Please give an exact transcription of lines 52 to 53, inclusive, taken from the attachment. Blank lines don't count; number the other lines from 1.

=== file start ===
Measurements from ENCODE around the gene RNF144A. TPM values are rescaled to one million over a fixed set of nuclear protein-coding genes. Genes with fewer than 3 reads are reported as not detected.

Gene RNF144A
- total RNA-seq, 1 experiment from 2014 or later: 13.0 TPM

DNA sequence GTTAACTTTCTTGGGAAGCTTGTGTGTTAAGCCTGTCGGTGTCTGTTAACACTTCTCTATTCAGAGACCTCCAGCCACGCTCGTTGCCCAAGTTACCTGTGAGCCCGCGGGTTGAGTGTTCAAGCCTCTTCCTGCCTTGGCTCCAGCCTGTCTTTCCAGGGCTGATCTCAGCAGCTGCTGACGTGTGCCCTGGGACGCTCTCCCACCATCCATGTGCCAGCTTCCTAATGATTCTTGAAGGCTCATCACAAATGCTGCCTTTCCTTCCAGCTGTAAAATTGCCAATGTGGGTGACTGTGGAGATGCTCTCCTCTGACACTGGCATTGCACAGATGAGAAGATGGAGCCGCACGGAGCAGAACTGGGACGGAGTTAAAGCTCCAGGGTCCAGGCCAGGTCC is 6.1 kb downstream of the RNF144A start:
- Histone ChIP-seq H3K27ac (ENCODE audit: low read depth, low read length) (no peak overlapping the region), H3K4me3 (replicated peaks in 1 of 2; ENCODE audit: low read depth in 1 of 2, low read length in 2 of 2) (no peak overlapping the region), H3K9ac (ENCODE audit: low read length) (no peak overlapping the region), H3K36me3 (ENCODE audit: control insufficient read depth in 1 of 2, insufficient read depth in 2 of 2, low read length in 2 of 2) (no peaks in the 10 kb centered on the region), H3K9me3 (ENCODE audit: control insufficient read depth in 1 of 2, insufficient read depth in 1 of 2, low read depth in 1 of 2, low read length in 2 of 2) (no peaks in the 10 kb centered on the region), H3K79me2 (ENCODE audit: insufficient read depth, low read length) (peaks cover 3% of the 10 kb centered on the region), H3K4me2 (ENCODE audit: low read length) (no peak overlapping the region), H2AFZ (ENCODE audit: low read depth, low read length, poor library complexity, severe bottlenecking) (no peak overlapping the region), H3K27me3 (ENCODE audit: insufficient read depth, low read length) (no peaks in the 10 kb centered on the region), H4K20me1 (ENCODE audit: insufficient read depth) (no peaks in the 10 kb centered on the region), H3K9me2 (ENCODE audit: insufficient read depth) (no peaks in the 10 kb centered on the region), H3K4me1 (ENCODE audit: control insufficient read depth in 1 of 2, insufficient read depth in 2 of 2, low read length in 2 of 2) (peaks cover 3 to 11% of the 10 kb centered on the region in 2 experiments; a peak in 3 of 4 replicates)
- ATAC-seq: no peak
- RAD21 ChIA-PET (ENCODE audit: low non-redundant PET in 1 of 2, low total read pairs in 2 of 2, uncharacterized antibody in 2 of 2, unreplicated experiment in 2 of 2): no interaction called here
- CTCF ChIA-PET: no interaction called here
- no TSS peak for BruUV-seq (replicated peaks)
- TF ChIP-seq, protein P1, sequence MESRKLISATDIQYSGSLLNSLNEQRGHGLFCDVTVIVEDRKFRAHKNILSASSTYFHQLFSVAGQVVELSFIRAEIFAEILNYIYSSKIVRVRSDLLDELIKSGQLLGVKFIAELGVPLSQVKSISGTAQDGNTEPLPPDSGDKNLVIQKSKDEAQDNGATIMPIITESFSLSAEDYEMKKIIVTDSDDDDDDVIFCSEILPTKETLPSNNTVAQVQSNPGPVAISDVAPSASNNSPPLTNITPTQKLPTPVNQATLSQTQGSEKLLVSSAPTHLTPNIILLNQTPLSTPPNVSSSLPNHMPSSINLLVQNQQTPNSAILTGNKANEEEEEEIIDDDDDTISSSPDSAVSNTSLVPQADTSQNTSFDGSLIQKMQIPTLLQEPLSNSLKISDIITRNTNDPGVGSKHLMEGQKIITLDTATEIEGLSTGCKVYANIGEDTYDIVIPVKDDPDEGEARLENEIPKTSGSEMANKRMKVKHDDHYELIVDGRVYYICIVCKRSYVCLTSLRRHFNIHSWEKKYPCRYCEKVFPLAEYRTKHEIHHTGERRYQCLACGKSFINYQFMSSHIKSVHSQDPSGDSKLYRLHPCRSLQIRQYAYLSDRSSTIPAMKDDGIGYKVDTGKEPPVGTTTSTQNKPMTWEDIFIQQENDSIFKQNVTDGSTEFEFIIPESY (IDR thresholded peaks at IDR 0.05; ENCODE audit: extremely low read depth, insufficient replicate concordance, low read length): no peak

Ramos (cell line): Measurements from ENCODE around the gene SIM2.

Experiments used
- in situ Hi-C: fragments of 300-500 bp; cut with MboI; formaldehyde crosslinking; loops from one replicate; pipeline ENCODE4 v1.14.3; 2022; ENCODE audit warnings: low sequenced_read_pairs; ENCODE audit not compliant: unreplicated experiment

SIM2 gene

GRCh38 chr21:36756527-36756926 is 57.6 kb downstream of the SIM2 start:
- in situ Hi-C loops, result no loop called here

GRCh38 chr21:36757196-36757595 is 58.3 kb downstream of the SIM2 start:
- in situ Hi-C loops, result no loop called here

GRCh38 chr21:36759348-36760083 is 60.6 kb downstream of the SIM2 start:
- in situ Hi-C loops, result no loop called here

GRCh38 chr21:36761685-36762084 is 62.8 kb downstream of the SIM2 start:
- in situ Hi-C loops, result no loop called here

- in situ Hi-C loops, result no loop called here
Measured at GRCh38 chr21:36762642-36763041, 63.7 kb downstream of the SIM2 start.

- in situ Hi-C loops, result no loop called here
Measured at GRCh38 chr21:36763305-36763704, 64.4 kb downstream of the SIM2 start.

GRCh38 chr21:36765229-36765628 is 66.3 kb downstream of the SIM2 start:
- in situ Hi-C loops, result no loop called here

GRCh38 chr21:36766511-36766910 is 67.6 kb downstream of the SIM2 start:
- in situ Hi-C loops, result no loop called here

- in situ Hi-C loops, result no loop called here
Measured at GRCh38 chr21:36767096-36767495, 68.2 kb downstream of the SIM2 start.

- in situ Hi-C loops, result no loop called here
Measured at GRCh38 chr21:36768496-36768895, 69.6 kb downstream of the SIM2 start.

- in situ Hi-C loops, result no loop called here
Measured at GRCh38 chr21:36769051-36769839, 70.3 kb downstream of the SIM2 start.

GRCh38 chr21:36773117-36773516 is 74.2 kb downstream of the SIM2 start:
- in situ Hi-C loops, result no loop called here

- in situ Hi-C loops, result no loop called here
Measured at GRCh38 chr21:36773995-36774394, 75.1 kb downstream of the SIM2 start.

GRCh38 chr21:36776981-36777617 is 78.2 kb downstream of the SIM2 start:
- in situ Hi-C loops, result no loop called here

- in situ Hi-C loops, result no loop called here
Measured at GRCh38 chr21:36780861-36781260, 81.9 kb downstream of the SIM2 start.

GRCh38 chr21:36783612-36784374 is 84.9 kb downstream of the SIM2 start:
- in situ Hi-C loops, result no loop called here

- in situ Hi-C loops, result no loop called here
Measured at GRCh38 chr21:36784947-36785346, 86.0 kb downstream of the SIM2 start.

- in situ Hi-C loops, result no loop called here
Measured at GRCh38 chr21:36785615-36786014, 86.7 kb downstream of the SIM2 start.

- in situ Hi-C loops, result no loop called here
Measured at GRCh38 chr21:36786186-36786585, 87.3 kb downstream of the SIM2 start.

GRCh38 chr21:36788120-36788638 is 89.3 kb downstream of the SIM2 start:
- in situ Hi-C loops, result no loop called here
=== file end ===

Measured at GRCh38 chr21:36786186-36786585, 87.3 kb downstream of the SIM2 start.

GRCh38 chr21:36788120-36788638 is 89.3 kb downstream of the SIM2 start: